An income statement measures profit or loss in a given length of time. In the case of farms, this length of time is usually one year. The year should be the same as the tax year.
Farmers who do not use an income statement often rely on the Schedule F from their tax return to measure their income. Since most farmers are on a cash basis for taxes, their Schedule F only shows the amount of cash sales less cash purchases and an allowance for depreciation.
Being on cash basis for income taxes is good, in that it gives you a lot of flexibility in controlling the amount of taxable income that you have for the year. However, the Schedule F is a poor tool to rely on to measure profitability. It measures the amount of cash that was handled, but gives no hint as to:
Whether only a portion of a crop was sold (or perhaps two crops were sold).
Whether all of the year’s bills were paid (or perhaps some of the previous year’s bills were also paid).
Whether all income earned was collected (or if it is still owed).
An accrual adjusted income statement combines the cash basis farm records with the inventories from the balance sheets (the beginning and end of the year) to give a true measure of profitability.
The income statement produced by the FINPACK software called FINAN is an accrual adjusted income statement. There are other accrual adjusted income statements that measure income in a similar way.
Creating an accrual adjusted income statement
The cash farm income and the cash farm expenses are shown on the income statement. Each is totaled. The total cash farm expense is then subtracted from the cash farm income to get the net cash farm income. This is an accurate measure of the dollars of income and expenses that were handled during the year, but it does not yet measure profit.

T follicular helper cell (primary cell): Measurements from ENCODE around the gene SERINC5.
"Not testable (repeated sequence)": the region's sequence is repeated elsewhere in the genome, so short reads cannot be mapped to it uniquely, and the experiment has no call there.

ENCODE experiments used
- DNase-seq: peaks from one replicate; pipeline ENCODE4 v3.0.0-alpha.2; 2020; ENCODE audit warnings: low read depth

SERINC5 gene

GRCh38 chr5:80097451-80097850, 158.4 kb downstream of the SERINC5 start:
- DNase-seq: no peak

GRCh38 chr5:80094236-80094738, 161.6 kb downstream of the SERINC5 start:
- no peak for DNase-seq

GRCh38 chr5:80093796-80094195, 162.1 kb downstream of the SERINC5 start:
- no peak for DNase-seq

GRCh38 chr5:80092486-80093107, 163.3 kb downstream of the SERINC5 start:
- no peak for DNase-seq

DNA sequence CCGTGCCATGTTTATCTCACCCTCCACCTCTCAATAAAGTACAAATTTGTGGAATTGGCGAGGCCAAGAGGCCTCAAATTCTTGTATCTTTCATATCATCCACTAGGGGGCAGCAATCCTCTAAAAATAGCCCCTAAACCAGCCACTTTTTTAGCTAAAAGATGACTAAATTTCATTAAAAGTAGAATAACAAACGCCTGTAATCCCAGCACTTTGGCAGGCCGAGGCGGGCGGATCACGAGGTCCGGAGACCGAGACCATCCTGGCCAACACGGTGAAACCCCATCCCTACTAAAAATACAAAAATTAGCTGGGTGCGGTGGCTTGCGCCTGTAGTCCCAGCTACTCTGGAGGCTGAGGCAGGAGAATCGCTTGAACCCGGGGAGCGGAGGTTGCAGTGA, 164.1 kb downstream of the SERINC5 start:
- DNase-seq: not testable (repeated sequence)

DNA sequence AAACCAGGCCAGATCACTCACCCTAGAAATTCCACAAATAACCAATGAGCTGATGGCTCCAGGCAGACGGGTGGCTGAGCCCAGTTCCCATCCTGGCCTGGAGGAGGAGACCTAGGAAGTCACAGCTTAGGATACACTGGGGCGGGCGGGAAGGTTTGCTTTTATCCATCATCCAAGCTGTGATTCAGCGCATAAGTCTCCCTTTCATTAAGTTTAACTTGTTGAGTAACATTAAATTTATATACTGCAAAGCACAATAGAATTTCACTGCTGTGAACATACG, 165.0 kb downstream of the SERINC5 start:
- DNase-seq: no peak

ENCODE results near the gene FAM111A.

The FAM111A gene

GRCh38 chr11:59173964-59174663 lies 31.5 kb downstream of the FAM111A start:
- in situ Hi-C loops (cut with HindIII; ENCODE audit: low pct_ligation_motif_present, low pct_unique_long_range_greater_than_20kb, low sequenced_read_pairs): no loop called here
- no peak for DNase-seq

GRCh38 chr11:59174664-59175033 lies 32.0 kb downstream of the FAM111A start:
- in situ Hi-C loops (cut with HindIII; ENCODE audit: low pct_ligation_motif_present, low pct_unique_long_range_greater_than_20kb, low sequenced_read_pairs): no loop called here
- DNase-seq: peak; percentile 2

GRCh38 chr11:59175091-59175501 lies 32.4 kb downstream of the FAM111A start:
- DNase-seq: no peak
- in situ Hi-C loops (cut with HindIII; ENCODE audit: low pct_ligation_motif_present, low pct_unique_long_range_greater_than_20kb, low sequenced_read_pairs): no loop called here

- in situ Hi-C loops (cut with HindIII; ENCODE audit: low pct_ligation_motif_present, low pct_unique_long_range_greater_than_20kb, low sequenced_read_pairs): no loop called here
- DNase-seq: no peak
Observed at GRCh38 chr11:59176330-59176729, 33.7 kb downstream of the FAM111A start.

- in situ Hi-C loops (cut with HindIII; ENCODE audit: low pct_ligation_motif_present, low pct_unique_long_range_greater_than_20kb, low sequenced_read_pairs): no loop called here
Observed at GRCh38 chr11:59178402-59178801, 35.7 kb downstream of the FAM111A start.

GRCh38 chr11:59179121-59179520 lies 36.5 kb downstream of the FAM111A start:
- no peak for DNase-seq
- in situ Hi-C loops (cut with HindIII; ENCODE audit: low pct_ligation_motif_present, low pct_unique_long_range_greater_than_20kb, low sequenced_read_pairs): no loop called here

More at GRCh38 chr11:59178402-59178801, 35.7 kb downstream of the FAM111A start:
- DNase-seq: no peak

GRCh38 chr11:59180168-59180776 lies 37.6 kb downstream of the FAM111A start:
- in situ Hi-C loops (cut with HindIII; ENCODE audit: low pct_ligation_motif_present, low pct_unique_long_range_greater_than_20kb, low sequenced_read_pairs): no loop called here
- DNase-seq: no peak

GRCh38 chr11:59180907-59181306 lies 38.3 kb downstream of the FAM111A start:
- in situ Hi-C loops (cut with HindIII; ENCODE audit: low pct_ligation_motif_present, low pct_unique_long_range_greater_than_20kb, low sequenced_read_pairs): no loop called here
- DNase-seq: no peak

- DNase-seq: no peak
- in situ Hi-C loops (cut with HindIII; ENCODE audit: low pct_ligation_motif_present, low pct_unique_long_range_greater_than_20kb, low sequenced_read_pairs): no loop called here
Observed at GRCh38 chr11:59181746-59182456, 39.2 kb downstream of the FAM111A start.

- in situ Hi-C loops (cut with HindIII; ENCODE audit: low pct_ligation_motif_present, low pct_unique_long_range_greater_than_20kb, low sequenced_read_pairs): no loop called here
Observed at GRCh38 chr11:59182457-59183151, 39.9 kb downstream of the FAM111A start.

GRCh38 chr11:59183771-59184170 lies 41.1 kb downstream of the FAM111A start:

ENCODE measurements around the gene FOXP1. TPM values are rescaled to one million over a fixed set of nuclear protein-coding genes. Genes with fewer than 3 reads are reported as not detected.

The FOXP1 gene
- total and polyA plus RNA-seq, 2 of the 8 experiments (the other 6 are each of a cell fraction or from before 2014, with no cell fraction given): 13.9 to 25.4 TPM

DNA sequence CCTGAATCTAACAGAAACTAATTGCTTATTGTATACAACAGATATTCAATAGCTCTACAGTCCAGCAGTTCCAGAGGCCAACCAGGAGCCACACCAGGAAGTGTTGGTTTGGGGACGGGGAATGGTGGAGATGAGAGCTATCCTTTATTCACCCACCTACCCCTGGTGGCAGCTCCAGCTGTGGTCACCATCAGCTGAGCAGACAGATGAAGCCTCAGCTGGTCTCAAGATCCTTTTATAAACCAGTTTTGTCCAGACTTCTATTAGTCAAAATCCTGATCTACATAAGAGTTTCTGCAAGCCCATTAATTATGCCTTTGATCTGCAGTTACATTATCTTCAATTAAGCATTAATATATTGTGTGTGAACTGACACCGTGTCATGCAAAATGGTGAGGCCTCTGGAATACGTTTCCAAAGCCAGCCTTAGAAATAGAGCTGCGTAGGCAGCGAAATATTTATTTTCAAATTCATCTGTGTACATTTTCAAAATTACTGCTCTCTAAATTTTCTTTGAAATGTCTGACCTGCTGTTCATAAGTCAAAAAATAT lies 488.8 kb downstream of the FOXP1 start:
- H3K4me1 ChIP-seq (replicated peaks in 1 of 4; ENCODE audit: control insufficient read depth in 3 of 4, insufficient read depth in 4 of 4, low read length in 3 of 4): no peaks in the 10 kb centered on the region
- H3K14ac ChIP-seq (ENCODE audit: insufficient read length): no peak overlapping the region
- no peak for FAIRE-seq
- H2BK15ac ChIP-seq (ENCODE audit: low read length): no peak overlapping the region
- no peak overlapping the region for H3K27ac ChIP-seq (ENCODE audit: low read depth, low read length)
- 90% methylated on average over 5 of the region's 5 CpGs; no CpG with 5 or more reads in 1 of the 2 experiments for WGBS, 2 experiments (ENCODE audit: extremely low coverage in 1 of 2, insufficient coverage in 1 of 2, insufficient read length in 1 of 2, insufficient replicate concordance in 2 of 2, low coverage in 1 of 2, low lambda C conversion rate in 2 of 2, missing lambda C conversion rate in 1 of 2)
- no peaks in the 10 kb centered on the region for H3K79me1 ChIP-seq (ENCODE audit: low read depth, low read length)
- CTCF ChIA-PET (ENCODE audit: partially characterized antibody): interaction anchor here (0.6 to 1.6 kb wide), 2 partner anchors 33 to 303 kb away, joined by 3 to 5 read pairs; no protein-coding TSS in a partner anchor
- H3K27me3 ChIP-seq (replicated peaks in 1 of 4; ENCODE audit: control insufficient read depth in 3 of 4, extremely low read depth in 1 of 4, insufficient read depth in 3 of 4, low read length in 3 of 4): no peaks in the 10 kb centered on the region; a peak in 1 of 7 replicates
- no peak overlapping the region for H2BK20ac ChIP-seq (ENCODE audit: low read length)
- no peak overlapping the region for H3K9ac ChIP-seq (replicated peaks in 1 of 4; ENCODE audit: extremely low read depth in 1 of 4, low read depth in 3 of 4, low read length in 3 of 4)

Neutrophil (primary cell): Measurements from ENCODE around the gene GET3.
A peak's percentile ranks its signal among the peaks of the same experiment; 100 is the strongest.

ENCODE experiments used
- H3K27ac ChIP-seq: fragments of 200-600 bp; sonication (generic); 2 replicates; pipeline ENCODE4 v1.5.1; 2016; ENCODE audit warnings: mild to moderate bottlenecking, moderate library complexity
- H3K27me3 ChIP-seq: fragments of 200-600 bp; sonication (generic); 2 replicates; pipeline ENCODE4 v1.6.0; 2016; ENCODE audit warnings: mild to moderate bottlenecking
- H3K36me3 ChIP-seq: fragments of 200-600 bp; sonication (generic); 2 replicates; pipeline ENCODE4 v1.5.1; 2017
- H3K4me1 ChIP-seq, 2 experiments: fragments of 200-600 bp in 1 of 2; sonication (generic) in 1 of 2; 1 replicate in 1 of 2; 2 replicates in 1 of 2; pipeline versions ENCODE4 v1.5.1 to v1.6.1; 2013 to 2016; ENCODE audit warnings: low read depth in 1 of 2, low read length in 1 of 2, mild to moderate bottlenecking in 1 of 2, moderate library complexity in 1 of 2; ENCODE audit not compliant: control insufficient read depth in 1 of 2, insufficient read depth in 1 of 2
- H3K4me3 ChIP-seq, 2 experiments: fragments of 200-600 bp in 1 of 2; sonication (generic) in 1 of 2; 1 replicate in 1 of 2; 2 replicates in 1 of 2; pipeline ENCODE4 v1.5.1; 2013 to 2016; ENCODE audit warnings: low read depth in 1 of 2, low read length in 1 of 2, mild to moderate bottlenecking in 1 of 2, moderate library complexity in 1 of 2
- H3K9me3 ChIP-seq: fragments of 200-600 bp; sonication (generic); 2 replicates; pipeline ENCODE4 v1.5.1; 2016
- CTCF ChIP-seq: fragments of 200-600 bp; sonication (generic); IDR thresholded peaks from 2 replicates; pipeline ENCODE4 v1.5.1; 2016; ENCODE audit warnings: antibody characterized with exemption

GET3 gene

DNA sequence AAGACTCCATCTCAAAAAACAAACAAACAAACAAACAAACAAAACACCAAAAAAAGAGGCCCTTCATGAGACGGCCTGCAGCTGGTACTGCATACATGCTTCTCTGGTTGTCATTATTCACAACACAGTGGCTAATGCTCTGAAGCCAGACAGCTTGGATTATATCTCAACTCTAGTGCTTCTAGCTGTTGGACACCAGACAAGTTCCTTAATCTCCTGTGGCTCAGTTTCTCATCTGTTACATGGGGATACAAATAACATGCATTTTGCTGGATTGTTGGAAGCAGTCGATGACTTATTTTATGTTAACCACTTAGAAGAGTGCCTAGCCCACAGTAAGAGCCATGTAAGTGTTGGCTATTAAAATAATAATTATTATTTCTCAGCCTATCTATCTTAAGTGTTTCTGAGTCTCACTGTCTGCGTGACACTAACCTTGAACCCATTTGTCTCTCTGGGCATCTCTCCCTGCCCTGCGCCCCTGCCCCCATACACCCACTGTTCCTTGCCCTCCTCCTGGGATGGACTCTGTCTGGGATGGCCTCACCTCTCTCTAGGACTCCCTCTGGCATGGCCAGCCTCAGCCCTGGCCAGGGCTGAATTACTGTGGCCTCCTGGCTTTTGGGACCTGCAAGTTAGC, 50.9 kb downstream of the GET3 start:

The balance sheets from the beginning and end of the year lists the inventories of production assets and liabilities.
The values of the farm inventories at the beginning and end of the year, by category (crop and feed, market livestock, receivables and other income items, prepaid expenses and supplies, and payables and accrued expenses) are then shown on the income statement.
The increases or decreases are calculated.
The changes for each category are totaled.
This total inventory change is then combined with the net cash farm income to produce the farm’s net operating profit. This is the farm’s profit though it does not consider depreciation yet.
A depreciation and other capital adjustments expense is calculated. This depreciation could be your actual “tax” depreciation, or it could be the “book” depreciation based more on gradual and realistic wear and tear decrease in value over time.
The depreciation is then subtracted from the net operating profit to calculate the net farm income. This is your farm’s profit or loss. This net farm income, plus any non-farm income, is what is needed to provide for family living, payment of income taxes and the principal payment obligations.
Adequate net income is key to farm business survival
Net income must be sufficient to cover the living, taxes and principal payment of term debt. If the net income is not adequate to also cover these term debt principal payments, either they will:
Not get paid,
Will get paid, but will be borrowed elsewhere (perhaps on the operating loan), or
Will be paid from the liquidation of assets.
The existence of adequate net income is absolutely key to the survival of a farm business. How do you measure whether it exists? The accrual adjusted income statement. Without a good accrual adjusted income statement, how would you know if there was a profit?
What you can you learn from an income statement?
When we have a good income statement, ratios and measurements on profitability, repayment capacity and efficiency can be calculated. These ratios and measurements are just a few of the key financial measurements needed to understand the farm business’s financial health. In addition to an income statement, a balance sheet, a statement of owner's equity and a statement of cash flows are required to fully analyze the farm. Learn more about ratios and measurements.
Reviewed in 2018